A major problem in HIV/AIDS studies is the development of drug resistance to antiretroviral (ARV) drug or therapy. Estimating the time at which such drug resistance would develop is usually sought. The goal of this article is to perform this estimation by developing growth mixture models with change-points and skew-t distributions based on longitudinal data. For such data, following ARV treatment, the profile of each subject's viral load tends to follow a 'broken stick' like growth trajectory, indicating multiple phases of decline and increase in viral loads. These multiple phases with multiple change-points are captured by subject-specific random parameters of growth curve models. To account for heterogeneity of drug resistance among subjects, the change-points are also allowed to differ by subgroups (subpopulations) of patients classified into latent classes on the basis of trajectories of observed viral loads. The proposed methods are illustrated using real data from an AIDS clinical study.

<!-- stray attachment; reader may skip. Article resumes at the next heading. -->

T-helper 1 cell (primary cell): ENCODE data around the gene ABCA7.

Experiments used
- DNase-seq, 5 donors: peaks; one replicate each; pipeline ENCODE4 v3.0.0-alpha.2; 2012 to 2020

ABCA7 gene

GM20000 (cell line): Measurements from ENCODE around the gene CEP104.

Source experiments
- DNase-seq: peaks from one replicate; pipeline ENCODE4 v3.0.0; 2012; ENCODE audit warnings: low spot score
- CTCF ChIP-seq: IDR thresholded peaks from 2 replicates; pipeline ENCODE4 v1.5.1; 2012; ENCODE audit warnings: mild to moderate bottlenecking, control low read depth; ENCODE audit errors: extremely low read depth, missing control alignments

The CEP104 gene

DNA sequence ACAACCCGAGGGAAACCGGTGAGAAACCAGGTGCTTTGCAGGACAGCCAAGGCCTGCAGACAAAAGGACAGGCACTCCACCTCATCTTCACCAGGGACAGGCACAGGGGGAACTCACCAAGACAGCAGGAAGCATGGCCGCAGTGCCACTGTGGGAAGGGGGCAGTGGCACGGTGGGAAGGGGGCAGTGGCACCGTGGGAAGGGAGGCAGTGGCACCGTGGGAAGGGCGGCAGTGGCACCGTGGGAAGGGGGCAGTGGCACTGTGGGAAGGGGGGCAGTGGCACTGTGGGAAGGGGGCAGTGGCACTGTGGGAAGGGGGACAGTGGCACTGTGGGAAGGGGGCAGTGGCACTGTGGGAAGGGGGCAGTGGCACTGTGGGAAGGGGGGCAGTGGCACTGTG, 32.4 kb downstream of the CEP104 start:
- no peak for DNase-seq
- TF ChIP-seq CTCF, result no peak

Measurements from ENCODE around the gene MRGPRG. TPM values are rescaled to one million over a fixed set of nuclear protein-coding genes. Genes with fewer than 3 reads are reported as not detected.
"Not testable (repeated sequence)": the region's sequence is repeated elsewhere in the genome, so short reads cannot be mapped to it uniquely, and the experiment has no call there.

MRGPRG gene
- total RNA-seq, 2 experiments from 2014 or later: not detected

Keywords: Bayesian inference; mixed-effects models; mixture distribution; skew distribution.